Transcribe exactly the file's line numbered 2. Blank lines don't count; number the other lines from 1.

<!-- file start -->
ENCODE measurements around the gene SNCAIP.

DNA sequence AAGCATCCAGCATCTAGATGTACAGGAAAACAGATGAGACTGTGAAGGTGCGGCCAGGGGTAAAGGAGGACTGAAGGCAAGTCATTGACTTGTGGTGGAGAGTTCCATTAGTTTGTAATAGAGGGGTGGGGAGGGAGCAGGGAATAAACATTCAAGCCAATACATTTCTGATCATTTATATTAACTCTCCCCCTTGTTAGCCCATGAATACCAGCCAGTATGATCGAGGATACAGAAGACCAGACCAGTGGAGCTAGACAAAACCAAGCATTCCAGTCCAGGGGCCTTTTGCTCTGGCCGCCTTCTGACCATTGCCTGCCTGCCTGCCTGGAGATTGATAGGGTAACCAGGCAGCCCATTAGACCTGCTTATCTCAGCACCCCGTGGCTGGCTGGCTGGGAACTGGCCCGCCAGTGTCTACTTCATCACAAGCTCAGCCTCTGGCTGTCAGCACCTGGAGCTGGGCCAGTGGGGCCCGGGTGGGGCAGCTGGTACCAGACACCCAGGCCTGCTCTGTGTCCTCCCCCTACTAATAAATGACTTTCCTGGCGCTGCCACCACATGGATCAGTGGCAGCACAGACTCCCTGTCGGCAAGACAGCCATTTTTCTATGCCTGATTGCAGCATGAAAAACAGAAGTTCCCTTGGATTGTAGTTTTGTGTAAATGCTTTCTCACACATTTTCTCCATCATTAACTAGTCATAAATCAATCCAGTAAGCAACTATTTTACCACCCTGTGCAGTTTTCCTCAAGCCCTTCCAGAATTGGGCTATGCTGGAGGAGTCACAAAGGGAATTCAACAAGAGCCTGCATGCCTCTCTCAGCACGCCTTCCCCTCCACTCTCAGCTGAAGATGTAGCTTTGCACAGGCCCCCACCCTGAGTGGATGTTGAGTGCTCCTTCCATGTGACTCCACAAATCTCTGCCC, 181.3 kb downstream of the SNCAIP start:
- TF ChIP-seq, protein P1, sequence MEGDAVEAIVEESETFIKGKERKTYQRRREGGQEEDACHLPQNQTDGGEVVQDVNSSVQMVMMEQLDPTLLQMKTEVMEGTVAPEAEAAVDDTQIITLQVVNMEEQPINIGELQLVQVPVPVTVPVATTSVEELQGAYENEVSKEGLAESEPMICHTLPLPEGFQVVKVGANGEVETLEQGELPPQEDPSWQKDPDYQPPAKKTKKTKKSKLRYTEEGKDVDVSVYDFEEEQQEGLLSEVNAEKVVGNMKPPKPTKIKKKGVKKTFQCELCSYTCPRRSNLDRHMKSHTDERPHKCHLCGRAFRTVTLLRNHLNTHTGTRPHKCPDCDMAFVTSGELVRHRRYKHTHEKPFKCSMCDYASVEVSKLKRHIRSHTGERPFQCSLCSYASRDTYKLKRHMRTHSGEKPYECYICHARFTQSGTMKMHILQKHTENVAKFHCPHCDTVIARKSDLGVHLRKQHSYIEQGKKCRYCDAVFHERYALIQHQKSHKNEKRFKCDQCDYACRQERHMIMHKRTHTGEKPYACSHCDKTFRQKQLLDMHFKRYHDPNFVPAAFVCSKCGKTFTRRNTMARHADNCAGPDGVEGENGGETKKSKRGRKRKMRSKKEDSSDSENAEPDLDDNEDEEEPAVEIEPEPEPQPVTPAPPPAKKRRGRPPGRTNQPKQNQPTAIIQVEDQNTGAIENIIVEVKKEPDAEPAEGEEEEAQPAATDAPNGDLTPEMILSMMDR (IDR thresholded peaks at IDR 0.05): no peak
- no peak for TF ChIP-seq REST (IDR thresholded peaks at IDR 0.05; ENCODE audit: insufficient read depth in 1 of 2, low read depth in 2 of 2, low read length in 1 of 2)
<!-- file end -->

DNA sequence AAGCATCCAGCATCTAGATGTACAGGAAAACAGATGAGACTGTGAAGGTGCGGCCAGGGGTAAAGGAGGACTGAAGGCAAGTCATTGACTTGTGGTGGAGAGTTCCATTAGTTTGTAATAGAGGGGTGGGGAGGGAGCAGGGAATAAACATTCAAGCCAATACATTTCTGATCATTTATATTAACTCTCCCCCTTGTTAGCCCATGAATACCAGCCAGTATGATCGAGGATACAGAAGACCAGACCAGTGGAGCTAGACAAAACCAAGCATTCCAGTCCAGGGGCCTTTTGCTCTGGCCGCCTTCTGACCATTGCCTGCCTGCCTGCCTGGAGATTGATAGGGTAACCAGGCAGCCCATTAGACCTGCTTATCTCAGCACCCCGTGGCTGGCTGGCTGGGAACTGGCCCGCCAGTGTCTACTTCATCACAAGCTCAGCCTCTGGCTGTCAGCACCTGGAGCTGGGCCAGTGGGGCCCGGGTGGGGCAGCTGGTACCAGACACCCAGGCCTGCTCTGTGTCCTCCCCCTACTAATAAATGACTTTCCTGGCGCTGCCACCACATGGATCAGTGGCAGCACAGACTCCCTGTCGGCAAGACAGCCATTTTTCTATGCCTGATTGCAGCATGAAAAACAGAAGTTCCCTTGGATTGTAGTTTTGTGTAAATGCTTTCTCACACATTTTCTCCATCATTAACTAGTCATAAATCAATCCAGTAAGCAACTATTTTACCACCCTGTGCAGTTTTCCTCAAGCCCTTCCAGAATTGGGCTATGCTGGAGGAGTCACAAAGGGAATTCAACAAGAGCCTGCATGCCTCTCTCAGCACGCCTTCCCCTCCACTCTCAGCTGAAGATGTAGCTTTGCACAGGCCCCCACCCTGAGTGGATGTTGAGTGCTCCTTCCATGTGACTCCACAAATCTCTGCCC, 181.3 kb downstream of the SNCAIP start: